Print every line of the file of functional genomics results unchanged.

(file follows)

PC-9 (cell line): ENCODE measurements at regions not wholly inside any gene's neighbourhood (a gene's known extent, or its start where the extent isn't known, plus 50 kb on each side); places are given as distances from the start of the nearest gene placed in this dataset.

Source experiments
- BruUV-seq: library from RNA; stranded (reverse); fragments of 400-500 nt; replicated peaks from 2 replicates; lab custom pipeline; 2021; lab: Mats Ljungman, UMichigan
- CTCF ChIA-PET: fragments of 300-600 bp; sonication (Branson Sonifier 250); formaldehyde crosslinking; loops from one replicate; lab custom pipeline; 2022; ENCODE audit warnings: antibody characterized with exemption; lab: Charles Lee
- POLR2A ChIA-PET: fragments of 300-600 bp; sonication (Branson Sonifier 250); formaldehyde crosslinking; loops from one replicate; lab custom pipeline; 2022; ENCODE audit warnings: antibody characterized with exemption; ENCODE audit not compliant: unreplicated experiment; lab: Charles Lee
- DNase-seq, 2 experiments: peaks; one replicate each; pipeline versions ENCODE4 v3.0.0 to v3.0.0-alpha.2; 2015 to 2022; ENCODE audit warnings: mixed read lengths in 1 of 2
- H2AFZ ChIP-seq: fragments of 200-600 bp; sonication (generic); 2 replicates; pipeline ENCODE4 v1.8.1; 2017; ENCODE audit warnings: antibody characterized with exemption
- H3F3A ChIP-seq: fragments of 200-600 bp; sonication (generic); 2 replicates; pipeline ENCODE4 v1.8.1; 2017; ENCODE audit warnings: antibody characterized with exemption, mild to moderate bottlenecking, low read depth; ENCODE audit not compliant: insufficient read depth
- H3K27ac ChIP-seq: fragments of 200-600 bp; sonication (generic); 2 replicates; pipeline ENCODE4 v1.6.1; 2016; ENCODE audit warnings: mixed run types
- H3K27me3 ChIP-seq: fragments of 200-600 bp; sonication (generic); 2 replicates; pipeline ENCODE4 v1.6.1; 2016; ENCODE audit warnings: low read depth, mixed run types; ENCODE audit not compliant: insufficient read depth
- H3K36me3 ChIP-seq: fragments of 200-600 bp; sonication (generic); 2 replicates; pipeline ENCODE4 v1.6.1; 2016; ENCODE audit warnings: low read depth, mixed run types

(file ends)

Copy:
PC-9 (cell line): ENCODE measurements at regions not wholly inside any gene's neighbourhood (a gene's known extent, or its start where the extent isn't known, plus 50 kb on each side); places are given as distances from the start of the nearest gene placed in this dataset.

Source experiments
- BruUV-seq: library from RNA; stranded (reverse); fragments of 400-500 nt; replicated peaks from 2 replicates; lab custom pipeline; 2021; lab: Mats Ljungman, UMichigan
- CTCF ChIA-PET: fragments of 300-600 bp; sonication (Branson Sonifier 250); formaldehyde crosslinking; loops from one replicate; lab custom pipeline; 2022; ENCODE audit warnings: antibody characterized with exemption; lab: Charles Lee
- POLR2A ChIA-PET: fragments of 300-600 bp; sonication (Branson Sonifier 250); formaldehyde crosslinking; loops from one replicate; lab custom pipeline; 2022; ENCODE audit warnings: antibody characterized with exemption; ENCODE audit not compliant: unreplicated experiment; lab: Charles Lee
- DNase-seq, 2 experiments: peaks; one replicate each; pipeline versions ENCODE4 v3.0.0 to v3.0.0-alpha.2; 2015 to 2022; ENCODE audit warnings: mixed read lengths in 1 of 2
- H2AFZ ChIP-seq: fragments of 200-600 bp; sonication (generic); 2 replicates; pipeline ENCODE4 v1.8.1; 2017; ENCODE audit warnings: antibody characterized with exemption
- H3F3A ChIP-seq: fragments of 200-600 bp; sonication (generic); 2 replicates; pipeline ENCODE4 v1.8.1; 2017; ENCODE audit warnings: antibody characterized with exemption, mild to moderate bottlenecking, low read depth; ENCODE audit not compliant: insufficient read depth
- H3K27ac ChIP-seq: fragments of 200-600 bp; sonication (generic); 2 replicates; pipeline ENCODE4 v1.6.1; 2016; ENCODE audit warnings: mixed run types
- H3K27me3 ChIP-seq: fragments of 200-600 bp; sonication (generic); 2 replicates; pipeline ENCODE4 v1.6.1; 2016; ENCODE audit warnings: low read depth, mixed run types; ENCODE audit not compliant: insufficient read depth
- H3K36me3 ChIP-seq: fragments of 200-600 bp; sonication (generic); 2 replicates; pipeline ENCODE4 v1.6.1; 2016; ENCODE audit warnings: low read depth, mixed run types